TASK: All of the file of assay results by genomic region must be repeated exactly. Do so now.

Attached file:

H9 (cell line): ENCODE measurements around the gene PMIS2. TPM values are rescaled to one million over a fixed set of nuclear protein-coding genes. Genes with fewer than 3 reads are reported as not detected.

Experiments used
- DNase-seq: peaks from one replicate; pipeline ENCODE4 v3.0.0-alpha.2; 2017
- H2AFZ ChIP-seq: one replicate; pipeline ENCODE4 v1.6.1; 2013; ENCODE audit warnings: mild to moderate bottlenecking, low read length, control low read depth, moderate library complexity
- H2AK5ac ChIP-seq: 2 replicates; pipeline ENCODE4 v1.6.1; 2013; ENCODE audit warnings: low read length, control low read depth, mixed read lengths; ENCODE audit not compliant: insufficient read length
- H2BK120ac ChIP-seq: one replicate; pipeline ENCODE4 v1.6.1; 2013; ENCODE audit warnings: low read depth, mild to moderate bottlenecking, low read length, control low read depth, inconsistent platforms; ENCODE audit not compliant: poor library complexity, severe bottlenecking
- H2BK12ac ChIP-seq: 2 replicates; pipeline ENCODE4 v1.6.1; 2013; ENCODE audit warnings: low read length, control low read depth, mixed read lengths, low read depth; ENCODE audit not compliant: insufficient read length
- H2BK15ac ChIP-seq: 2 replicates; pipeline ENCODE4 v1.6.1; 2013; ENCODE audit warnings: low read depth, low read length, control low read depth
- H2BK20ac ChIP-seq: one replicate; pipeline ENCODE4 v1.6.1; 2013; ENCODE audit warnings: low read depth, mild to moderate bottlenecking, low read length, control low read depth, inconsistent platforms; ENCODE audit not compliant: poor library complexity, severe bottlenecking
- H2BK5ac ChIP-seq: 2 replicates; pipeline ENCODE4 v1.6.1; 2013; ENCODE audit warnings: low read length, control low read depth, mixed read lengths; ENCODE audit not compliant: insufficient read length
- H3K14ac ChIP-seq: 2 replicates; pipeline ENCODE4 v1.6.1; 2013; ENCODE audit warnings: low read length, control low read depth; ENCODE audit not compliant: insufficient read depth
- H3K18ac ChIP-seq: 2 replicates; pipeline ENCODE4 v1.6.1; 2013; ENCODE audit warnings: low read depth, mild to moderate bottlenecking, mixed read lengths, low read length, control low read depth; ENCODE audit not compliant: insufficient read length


H9 (cell line): ENCODE measurements around the gene PMIS2. TPM values are rescaled to one million over a fixed set of nuclear protein-coding genes. Genes with fewer than 3 reads are reported as not detected.

Experiments used
- DNase-seq: peaks from one replicate; pipeline ENCODE4 v3.0.0-alpha.2; 2017
- H2AFZ ChIP-seq: one replicate; pipeline ENCODE4 v1.6.1; 2013; ENCODE audit warnings: mild to moderate bottlenecking, low read length, control low read depth, moderate library complexity
- H2AK5ac ChIP-seq: 2 replicates; pipeline ENCODE4 v1.6.1; 2013; ENCODE audit warnings: low read length, control low read depth, mixed read lengths; ENCODE audit not compliant: insufficient read length
- H2BK120ac ChIP-seq: one replicate; pipeline ENCODE4 v1.6.1; 2013; ENCODE audit warnings: low read depth, mild to moderate bottlenecking, low read length, control low read depth, inconsistent platforms; ENCODE audit not compliant: poor library complexity, severe bottlenecking
- H2BK12ac ChIP-seq: 2 replicates; pipeline ENCODE4 v1.6.1; 2013; ENCODE audit warnings: low read length, control low read depth, mixed read lengths, low read depth; ENCODE audit not compliant: insufficient read length
- H2BK15ac ChIP-seq: 2 replicates; pipeline ENCODE4 v1.6.1; 2013; ENCODE audit warnings: low read depth, low read length, control low read depth
- H2BK20ac ChIP-seq: one replicate; pipeline ENCODE4 v1.6.1; 2013; ENCODE audit warnings: low read depth, mild to moderate bottlenecking, low read length, control low read depth, inconsistent platforms; ENCODE audit not compliant: poor library complexity, severe bottlenecking
- H2BK5ac ChIP-seq: 2 replicates; pipeline ENCODE4 v1.6.1; 2013; ENCODE audit warnings: low read length, control low read depth, mixed read lengths; ENCODE audit not compliant: insufficient read length
- H3K14ac ChIP-seq: 2 replicates; pipeline ENCODE4 v1.6.1; 2013; ENCODE audit warnings: low read length, control low read depth; ENCODE audit not compliant: insufficient read depth
- H3K18ac ChIP-seq: 2 replicates; pipeline ENCODE4 v1.6.1; 2013; ENCODE audit warnings: low read depth, mild to moderate bottlenecking, mixed read lengths, low read length, control low read depth; ENCODE audit not compliant: insufficient read length